The Associated Press reports that the Obama Administration has abandoned plans to keep military troops in Iraq beyond the December 2011 deadline. The Administration could not secure immunity from prosecution for its troops operating in the country, so they’ve decided to bug out instead. A substantial amount of personnel will remain at the US Embassy and some satellite diplomatic outposts in Iraq (in Basra, Irbil and Kirkuk), perhaps up to 11,000 foreign service officials, with another 5,000 private military contractors guarding them. There will be around 150 military personnel attached to the Embassy for protection and facilitating sales of armaments, but that’s standard practice around the world.

This is the right move for the wrong reason. The troops are coming home only because Iraq’s government would not give legal immunity to the remaining forces in the field.

Throughout the discussions, Iraqi leaders have adamantly refused to give U.S. troops immunity from prosecution in Iraqi courts, and the Americans have refused to stay without it. Iraq’s leadership has been split on whether it wanted American forces to stay. Some argued the further training and U.S. help was vital, particularly to protect Iraq’s airspace and gather security intelligence. But others have deeply opposed any American troop presence, including Shiite militiamen who have threatened attacks on any American forces who remain.

Prime Minister Nouri al-Maliki has told U.S. military officials that he does not have the votes in parliament to provide immunity to the American trainers, the U.S. military official said.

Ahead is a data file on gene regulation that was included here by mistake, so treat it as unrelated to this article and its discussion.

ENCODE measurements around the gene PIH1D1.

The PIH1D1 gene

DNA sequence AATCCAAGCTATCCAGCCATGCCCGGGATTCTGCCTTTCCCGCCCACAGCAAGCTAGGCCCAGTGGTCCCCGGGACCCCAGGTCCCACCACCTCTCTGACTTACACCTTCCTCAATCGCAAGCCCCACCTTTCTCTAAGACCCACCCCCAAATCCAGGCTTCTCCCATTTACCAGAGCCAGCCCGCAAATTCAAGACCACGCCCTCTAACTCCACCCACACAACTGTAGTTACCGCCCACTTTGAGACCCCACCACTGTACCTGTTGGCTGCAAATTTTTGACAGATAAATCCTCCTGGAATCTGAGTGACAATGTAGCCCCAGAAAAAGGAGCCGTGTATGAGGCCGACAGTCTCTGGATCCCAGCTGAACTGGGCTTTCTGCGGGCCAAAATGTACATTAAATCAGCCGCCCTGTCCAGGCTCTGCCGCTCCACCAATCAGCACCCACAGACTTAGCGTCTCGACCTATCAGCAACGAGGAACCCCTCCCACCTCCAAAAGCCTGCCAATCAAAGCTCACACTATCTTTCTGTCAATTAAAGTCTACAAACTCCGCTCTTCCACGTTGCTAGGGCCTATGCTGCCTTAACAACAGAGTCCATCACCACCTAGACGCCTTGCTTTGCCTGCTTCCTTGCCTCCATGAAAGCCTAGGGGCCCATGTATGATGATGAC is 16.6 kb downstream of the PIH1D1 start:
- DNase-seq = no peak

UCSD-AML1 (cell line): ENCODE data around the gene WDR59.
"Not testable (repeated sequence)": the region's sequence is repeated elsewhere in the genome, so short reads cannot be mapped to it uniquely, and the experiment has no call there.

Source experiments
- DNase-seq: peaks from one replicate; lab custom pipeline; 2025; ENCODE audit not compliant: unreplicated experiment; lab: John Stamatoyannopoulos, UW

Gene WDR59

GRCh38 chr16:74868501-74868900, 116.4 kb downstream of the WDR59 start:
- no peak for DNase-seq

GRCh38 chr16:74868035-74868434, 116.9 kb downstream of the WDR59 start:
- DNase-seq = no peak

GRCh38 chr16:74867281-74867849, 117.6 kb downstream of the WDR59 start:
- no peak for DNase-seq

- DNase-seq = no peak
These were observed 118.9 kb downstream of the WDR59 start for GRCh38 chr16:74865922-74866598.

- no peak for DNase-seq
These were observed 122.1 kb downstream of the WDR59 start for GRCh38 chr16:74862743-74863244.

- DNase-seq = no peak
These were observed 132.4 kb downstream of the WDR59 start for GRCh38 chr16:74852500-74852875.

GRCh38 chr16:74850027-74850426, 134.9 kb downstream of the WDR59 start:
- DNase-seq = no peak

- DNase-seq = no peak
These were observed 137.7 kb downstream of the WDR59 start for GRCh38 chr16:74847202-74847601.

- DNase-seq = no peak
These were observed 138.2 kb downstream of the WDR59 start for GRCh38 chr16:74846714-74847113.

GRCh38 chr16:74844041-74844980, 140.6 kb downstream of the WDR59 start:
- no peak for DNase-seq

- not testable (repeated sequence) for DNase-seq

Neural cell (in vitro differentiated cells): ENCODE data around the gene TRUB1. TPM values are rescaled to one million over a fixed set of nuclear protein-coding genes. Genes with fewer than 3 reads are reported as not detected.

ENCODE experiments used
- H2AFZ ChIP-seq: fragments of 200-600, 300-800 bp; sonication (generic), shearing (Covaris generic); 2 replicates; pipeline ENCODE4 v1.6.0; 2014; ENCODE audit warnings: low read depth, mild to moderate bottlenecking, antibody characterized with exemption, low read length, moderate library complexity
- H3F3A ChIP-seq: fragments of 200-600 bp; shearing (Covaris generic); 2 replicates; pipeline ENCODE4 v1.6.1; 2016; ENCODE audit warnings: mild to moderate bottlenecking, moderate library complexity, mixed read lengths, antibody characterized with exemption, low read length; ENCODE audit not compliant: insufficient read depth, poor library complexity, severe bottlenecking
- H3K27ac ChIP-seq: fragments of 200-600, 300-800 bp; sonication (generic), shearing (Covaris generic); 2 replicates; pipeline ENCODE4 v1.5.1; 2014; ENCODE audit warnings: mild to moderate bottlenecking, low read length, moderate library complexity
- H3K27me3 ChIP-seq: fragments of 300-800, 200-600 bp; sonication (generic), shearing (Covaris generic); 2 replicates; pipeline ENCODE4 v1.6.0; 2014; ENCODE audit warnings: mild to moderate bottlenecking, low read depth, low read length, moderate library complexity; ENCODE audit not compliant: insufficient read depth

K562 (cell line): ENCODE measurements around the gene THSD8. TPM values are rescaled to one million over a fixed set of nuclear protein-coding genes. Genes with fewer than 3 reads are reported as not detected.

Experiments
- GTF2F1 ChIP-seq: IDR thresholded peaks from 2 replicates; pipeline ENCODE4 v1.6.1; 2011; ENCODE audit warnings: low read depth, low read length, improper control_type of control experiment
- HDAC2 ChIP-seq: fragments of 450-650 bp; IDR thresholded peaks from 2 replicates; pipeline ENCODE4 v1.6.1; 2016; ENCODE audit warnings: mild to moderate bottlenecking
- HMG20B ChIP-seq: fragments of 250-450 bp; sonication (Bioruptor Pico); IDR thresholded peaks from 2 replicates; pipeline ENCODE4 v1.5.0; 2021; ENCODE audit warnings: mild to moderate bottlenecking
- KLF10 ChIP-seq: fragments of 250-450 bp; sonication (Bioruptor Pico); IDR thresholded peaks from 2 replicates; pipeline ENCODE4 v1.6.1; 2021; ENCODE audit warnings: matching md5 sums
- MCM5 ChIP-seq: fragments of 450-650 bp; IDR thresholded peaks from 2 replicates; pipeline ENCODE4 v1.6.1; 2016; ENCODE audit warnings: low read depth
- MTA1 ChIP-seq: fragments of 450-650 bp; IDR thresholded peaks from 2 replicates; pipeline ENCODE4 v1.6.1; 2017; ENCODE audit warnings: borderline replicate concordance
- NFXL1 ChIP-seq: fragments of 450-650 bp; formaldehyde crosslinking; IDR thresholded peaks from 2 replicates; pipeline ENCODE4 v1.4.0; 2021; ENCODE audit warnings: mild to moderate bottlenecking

A western diplomatic official in Iraq said al-Maliki told international diplomats he will not bring the immunity issue to parliament because lawmakers will not approve it.

The Administration wanted a training force of 5-7,000 troops to stay in the country. But since they would be liable for prosecution inside Iraq if they committed a crime, they will be pulled out instead.

As I mentioned, you will still have an unspecified presence of State Department personnel and private military contractors in Iraq, so there is a sense that you’re mainly changing uniforms here. But the presence of people with guns will certainly go down quite a bit. Someone will need to train the Iraqis on the military equipment they just bought from the US. The most likely outcomes there are either the military contractors will send their own trainers, the State Department will take over the training mission through their diplomatic presence, or military personnel will train the Iraqis somewhere outside Iraq, like in Kuwait.

Iraq has not been a top priority for this Administration, which shifted forces to Afghanistan and increasingly to secret wars and drone strikes around the world, and it has not been a top priority for the public in recent years, becoming just another forgotten post-9/11 war. But it wasn’t so long ago that this was the major political issue facing the nation. Now it will be over, and since we have virtually no ability to control events in Iraq, that’s a positive development. The Administration isn’t going willingly – if Iraq could guarantee immunity, some troops would be staying – but they are going.

It’s almost surreal to think that this totally unnecessary war, which cost the lives of hundreds of thousands of Iraqis, thousands of Americans and hundreds of billions of dollars, will actually be over in a matter of months. It was a tragic mistake that needed desperately to come to a close. And now, it will.

David Dayen

David Dayen